• Goldmann applanation tonometry (slit lamp mounted)

  • anterior segment slit lamp examination with van Herick peripheral anterior chamber depth assessment when clinically indicated. [2017]

1.4.2 When clinically indicated, repeat gonioscopy, for example, where a previous examination has been inconclusive or where there is suspicion of a change in clinical status of the anterior chamber angle. [2017]

1.4.3 When clinically indicated, repeat visual field testing using standard automated perimetry (central thresholding test) for people with COAG and those suspected of having visual field defects who are being investigated for possible COAG (see tables 2 and 3 for recommended reassessment intervals). [2009, amended 2017]

1.4.4 When clinically indicated, repeat visual field testing using either a central thresholding test or a supra-threshold test for people with OHT and those suspected of having COAG whose visual fields have previously been documented by standard threshold automated perimetry (central thresholding test) as being normal (see tables 1 and 2 for recommended reassessment intervals). [2009, amended 2017]

1.4.5 When a visual field defect has previously been detected, use the same measurement strategy for each visual field assessment. [2009]

1.4.6 When clinically indicated, repeat assessment of the optic nerve head (for example, stereoscopic slit lamp biomicroscopy or imaging). [2017]

1.4.7 When a change in optic nerve head status is detected by stereoscopic slit lamp biomicroscopy, obtain a new optic nerve head image for the person's records to provide a fresh benchmark for future assessments. [2009]

1.4.8 When an adequate view of the optic nerve head and surrounding area is unavailable at reassessment, people should have their pupils dilated before stereoscopic slit lamp biomicroscopy or optic nerve head imaging is repeated. [2009]

When to reassess

People with COAG, suspected COAG and OHT

1.4.9 At each assessment, re-evaluate risk of conversion to COAG and risk of sight loss to set time to next assessment. [2017]

1.4.10 At each assessment, ask about general health and, if appropriate, factors affecting adherence to treatment, including cognitive impairment and any treatment side effects. [2017]

People with treated OHT (baseline IOP 24 mmHg or more) and a normal optic nerve head and visual field at most recent assessment

1.4.11 For people with treated OHT (baseline IOP of 24 mmHg or more) and a normal optic head and visual field at the most recent assessment:

  • use clinical judgement to assess control of IOP and risk of conversion to COAG, and

  • reassess according to table 1. [2017]

Table 1 Time to next assessment for people being treated for OHT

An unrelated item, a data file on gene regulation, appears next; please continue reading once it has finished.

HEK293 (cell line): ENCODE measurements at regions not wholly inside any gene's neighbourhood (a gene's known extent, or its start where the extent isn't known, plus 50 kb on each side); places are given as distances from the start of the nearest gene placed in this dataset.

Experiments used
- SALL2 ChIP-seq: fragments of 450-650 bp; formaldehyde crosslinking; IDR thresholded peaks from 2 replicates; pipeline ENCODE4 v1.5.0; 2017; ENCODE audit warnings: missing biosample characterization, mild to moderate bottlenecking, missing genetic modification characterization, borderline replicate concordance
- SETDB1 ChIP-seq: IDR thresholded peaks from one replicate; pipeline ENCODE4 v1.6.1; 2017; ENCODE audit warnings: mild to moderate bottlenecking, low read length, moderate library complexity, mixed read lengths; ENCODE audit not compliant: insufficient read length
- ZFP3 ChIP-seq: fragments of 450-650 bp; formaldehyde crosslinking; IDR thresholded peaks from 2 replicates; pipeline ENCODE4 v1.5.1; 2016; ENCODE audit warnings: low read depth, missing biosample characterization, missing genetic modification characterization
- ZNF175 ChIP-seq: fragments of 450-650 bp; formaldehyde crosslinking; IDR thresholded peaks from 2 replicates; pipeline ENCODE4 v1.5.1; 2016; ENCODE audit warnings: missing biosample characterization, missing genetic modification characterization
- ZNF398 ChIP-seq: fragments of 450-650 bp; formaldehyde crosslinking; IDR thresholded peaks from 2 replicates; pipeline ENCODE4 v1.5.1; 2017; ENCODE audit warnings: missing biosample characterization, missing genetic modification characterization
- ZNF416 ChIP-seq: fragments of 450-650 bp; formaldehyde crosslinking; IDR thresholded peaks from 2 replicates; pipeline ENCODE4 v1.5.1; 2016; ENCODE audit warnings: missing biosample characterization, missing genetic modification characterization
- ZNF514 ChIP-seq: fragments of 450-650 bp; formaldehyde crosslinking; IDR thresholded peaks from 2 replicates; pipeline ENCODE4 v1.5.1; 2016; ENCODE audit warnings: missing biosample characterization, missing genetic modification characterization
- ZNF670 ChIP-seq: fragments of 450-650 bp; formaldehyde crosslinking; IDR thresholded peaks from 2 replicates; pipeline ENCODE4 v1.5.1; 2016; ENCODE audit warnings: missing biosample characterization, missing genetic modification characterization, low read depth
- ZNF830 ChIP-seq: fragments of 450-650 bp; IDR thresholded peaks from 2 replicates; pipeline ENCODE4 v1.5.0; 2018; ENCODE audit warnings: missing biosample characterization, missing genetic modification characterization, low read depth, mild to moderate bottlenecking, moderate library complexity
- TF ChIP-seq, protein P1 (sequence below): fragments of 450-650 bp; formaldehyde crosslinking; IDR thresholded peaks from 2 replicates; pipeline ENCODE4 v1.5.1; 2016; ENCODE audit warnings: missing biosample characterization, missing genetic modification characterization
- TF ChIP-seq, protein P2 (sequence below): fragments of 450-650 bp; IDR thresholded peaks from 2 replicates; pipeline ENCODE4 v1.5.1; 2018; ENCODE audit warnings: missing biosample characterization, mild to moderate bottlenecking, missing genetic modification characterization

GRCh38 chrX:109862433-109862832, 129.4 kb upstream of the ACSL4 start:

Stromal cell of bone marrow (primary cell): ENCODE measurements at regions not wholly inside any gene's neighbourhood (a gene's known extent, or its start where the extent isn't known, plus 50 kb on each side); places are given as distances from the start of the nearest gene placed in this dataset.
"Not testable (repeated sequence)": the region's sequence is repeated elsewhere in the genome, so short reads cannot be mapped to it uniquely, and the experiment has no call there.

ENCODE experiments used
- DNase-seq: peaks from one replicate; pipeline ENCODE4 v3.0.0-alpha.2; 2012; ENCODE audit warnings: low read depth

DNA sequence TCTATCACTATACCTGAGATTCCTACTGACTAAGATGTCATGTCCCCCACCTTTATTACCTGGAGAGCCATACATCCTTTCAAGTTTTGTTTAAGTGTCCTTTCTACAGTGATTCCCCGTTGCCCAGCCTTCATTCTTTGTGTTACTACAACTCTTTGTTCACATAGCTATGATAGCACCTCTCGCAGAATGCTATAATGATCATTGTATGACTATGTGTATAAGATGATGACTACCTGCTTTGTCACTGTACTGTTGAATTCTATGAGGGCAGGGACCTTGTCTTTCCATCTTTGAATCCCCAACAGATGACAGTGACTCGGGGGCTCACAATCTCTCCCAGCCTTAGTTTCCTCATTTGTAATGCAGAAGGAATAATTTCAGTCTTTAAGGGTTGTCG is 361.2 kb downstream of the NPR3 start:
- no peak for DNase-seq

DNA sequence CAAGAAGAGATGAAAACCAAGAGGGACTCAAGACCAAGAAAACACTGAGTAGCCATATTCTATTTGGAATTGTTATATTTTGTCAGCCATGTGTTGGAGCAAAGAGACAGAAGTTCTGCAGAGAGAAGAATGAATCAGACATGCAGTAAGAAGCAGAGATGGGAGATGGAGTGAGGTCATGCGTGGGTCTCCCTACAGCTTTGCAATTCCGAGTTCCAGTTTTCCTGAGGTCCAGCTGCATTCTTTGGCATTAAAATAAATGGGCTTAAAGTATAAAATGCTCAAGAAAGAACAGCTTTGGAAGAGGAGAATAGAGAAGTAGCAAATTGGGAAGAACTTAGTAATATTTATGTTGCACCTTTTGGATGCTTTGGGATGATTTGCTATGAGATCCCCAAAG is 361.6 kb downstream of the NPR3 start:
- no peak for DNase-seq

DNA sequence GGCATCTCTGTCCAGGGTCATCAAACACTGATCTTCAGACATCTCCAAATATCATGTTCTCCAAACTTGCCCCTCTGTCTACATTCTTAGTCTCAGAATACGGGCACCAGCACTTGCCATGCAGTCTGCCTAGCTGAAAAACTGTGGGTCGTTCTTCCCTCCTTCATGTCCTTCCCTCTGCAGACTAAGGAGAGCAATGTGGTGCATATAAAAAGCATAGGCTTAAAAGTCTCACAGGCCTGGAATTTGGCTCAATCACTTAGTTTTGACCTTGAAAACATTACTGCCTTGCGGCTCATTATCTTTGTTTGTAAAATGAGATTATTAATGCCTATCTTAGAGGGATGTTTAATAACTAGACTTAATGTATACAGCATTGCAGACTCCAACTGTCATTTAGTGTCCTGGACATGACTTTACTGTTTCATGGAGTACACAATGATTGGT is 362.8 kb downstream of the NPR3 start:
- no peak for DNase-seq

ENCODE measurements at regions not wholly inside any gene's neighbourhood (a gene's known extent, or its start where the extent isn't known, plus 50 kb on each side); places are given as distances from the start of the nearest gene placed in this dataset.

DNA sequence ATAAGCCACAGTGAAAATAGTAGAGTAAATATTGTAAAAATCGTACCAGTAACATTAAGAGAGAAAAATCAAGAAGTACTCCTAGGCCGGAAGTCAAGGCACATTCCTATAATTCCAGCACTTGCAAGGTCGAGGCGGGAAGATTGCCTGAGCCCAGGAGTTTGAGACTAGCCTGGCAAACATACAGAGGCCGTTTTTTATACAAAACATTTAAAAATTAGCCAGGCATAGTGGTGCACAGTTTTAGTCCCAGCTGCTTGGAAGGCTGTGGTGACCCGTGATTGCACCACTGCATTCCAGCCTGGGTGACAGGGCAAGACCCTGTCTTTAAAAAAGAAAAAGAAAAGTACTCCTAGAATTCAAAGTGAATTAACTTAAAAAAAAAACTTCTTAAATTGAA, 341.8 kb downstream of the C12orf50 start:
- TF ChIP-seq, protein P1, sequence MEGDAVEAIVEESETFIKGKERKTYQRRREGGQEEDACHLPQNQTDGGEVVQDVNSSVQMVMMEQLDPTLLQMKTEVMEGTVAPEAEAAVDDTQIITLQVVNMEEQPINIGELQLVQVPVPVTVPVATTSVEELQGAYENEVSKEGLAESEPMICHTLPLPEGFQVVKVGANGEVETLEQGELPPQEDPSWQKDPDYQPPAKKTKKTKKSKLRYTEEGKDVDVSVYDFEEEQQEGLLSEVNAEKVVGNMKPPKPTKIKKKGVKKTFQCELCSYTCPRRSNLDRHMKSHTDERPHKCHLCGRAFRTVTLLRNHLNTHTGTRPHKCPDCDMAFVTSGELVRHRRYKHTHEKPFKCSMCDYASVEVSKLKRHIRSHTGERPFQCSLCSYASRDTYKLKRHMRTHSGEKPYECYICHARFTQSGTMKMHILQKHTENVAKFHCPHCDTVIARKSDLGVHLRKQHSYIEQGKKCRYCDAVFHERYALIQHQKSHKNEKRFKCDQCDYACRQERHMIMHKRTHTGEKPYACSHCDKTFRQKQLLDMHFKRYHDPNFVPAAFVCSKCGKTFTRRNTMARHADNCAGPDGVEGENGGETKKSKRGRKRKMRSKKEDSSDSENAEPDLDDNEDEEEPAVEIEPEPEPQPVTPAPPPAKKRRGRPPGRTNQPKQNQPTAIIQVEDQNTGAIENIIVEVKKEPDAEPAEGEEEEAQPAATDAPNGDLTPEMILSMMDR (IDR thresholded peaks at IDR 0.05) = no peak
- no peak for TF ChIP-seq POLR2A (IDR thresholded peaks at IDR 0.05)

Conversion from OHT to COAG

Control of IOP

Time to next assessment 1

Not detected or uncertain conversion2

No

Review management plan and reassess between 1 and 4 months

Uncertain conversion2

Yes

Reassess between 6 and 12 months

No conversion detected

Yes

Reassess between 18 and 24 months

Conversion

No or yes

See recommendations on the diagnosis and reassessment of COAG

1 Use clinical judgement to decide when the next appointment should take place within the recommended interval.

2 Uncertain conversion includes having insufficient accurate information (perhaps because the person was unable to participate in the assessment).

People with suspected COAG

1.4.12 For people with suspected COAG:

  • use clinical judgement to assess control of IOP and risk of conversion to COAG (optic nerve head damage and visual field defect), and

  • reassess according to table 2. [2017]

Table 2 Time to next assessment for people with suspected COAG

Conversion to COAG

Control of IOP

Time to next assessment 1

Not detected or uncertain conversion2

No

Review management plan and reassess between 1 and 4 months

Uncertain conversion2

Yes

Reassess between 6 and 12 months

No conversion detected

Yes

Reassess between 12 and 18 months

Conversion

No or yes

See recommendations on the diagnosis and reassessment of COAG

1 Use clinical judgement to decide when the next appointment should take place within the recommended interval.

2 Uncertain conversion includes having insufficient accurate information (perhaps because the person was unable to participate in the assessment).

People with COAG

1.4.13 For people with COAG:

  • use clinical judgement to assess risk of COAG progression to sight loss, and

  • reassess according to table 3. [2017]

Table 3 Time to next assessment for people with COAG

Progression of COAG

Control of IOP

Time to next assessment 1

Not detected

No

Review treatment plan and reassess between 1 and 4 months

Uncertain progression2 or progression

No

Review treatment plan and reassess between 1 and 2 months

No progression detected and low clinical risk

Yes

Reassess between 12 and 18 months

No progression detected and high clinical risk

Yes

Reassess between 6 and 12 months

Uncertain progression2 or progression

Yes

Review treatment plan and reassess between 2 and 6 months

1 Use clinical judgement to decide when the next appointment should take place within the recommended interval.

2 Uncertain progression includes having insufficient accurate information (perhaps because the person was unable to participate in the assessment).

Discharge back to primary care

1.4.14 Discharge people back to primary eye care services if:

  • they were referred for OHT but do not need treatment